It’s that time of year: the end of summer and nearing of fall. For many of us, this means sweater weather, shifting our coffee order from hot to iced, and the changing color of the trees. Depending on your company’s schedule, it can also mean that your annual performance review is right around the corner. Regardless of when your next appraisal is, make sure you’re setting yourself up for success by avoiding these five common pitfalls.

  1. You are waiting until the last minute to prepare

When you begin any new job, one of the first questions you should be asking HR is, “How will my performance be evaluated and when?” This way, you know how much time you have to thoughtfully prepare and, when the time comes, it is no surprise. So, what does that preparation look like?

As you contribute to client wins, overcome difficult obstacles or receive positive feedback, you should absolutely be keeping track. The easiest and simplest way: Outlook. Create a folder called “Team Wins” or “Client Kudos”. As you receive praise, move messages into this file so that you can easily recall all of the great things you did in the months prior. Google docs is also a great tool and easy place to keep a running list.

Just as meaningful as recognizing those wins is keeping a pulse on the not-so-great situations that inevitably will occur. Mistakes are bound to happen, but what is most important is that you are able to own them, learn from them,  and move on. Filing away these instances will also be beneficial come review time so that you can recognize opportunity areas and hopefully discuss how you have grown from challenging situations.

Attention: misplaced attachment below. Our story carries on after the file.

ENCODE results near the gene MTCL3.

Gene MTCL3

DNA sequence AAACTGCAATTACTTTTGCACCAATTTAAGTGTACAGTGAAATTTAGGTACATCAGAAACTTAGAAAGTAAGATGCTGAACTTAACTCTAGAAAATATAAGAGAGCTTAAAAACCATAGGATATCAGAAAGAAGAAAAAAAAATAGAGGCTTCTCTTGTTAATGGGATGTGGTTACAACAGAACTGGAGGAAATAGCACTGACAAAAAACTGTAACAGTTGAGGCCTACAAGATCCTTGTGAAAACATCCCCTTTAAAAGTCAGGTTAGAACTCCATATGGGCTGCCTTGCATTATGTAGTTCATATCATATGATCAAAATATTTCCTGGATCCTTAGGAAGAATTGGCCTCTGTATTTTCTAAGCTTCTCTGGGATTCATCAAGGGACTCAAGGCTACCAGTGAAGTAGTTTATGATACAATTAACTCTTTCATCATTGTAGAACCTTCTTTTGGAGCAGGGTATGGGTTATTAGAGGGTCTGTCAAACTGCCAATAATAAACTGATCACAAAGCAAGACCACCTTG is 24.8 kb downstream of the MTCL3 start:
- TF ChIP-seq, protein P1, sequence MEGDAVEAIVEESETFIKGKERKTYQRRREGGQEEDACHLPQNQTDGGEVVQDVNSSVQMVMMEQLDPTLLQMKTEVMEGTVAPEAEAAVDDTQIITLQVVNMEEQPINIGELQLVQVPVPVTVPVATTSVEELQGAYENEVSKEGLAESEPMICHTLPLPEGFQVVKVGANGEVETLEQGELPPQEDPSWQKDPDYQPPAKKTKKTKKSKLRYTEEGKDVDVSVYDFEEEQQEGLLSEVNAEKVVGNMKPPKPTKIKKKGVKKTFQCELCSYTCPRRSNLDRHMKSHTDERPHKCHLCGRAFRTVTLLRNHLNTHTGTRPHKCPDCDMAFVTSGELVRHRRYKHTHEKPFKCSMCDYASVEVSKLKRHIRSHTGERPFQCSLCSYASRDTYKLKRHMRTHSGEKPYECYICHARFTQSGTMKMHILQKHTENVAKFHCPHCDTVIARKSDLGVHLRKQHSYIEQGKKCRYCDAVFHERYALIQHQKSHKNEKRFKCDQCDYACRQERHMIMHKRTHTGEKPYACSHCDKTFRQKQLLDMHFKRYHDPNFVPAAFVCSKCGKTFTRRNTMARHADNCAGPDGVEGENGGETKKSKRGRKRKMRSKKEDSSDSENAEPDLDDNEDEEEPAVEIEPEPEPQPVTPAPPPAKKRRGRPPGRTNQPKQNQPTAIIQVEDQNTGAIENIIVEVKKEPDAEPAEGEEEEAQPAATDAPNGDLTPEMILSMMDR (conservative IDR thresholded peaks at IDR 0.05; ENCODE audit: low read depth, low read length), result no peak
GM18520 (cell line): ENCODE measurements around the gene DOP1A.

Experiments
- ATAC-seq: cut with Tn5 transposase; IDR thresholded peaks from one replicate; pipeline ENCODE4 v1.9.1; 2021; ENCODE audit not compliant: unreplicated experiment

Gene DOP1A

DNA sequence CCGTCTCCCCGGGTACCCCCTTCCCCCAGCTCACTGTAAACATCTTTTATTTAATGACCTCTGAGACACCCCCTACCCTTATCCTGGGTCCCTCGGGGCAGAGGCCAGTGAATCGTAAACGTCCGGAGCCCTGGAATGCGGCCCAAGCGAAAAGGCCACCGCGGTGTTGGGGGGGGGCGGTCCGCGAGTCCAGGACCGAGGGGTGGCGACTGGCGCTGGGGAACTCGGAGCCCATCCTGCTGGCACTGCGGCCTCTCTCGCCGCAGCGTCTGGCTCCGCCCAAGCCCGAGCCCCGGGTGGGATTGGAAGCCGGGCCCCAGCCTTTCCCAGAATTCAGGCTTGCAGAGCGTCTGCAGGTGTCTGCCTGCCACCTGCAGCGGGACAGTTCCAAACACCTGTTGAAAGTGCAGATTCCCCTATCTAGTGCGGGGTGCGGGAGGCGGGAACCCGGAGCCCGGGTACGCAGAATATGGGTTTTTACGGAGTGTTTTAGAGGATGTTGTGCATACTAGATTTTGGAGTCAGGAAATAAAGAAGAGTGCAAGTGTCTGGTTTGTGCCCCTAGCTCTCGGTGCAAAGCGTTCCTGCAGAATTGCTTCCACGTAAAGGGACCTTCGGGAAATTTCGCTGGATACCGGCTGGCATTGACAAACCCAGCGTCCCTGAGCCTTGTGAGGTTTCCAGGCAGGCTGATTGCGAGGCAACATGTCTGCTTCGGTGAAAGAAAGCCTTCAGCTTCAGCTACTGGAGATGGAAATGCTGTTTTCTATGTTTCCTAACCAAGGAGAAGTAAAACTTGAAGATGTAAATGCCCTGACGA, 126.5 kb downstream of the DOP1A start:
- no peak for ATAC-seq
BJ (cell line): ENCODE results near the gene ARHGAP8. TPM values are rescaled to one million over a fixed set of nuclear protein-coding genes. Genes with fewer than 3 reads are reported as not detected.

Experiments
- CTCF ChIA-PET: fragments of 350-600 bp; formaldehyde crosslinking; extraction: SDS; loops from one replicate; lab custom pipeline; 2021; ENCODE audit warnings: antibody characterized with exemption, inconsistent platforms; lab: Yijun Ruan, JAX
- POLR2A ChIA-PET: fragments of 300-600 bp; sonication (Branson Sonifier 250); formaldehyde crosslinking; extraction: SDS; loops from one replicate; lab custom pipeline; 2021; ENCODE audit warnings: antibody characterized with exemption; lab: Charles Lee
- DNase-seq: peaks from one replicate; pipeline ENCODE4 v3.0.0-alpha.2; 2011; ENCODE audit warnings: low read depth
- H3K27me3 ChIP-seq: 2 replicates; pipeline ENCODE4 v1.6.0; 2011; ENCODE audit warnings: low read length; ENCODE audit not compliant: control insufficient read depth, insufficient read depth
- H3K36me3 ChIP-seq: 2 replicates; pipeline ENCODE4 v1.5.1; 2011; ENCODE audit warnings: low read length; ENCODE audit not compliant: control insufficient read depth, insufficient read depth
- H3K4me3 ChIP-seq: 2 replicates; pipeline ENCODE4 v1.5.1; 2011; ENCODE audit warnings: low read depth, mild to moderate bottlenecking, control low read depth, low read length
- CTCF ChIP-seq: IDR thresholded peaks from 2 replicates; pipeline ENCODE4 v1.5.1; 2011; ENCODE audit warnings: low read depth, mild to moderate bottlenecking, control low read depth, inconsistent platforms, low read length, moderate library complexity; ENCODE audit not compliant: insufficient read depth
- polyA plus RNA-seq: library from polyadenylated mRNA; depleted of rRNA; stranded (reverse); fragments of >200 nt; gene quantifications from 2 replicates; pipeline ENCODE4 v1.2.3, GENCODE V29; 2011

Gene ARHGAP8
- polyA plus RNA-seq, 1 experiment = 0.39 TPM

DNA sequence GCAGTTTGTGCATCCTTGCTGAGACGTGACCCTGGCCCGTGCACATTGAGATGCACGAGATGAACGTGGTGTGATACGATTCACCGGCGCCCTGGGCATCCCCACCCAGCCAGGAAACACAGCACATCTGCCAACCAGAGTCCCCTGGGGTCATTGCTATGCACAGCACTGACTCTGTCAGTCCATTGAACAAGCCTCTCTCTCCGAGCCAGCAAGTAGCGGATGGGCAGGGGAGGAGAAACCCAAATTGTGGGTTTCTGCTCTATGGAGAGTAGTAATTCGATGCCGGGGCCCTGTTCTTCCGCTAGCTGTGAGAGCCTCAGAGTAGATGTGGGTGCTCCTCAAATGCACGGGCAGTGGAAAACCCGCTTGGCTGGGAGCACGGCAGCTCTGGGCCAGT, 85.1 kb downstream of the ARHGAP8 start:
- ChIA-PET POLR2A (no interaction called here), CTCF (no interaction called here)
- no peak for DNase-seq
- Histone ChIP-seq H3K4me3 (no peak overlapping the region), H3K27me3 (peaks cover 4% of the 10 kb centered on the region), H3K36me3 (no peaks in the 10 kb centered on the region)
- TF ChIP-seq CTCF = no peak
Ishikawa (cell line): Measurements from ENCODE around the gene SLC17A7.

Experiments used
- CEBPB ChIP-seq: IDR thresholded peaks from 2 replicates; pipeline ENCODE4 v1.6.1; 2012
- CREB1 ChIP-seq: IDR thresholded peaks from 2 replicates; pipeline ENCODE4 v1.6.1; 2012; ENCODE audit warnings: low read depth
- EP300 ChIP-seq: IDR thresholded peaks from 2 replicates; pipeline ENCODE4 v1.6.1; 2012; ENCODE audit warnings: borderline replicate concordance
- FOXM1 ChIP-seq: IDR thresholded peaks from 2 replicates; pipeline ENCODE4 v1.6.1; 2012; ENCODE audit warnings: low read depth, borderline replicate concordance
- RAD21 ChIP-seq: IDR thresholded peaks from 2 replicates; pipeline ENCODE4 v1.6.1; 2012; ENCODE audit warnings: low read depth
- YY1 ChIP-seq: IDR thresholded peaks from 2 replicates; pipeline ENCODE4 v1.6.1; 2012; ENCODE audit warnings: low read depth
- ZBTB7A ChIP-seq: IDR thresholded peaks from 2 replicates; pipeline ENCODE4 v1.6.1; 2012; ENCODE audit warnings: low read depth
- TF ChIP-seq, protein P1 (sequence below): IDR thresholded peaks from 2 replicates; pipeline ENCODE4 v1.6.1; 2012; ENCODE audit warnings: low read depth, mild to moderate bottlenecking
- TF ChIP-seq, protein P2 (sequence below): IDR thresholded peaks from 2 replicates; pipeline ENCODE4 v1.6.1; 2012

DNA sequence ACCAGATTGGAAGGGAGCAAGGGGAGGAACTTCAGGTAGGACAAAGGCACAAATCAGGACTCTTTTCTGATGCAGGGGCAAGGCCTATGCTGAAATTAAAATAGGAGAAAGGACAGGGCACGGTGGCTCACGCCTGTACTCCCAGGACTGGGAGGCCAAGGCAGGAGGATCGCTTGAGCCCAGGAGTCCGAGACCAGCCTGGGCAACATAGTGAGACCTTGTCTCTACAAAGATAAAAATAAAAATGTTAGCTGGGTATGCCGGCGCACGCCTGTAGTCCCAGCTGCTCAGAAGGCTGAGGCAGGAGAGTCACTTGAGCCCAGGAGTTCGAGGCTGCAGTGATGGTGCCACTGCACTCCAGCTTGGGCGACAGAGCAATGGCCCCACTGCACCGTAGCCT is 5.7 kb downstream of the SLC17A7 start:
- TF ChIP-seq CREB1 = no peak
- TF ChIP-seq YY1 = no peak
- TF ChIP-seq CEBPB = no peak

Your review serves as a key opportunity to highlight all of the ways you’ve succeeded in your role in the given time period, so make sure you are able to discuss them with your manager—and specific examples are key to supporting your self-assessment.

  1. You have not prioritized frequent check-ins with your manager throughout the year

One of the biggest contributors to employee frustration during a review is receiving brand new information that had never been previously discussed. While you cannot control what your manager says, you can build a meaningful relationship with him or her to promote transparency and open communication.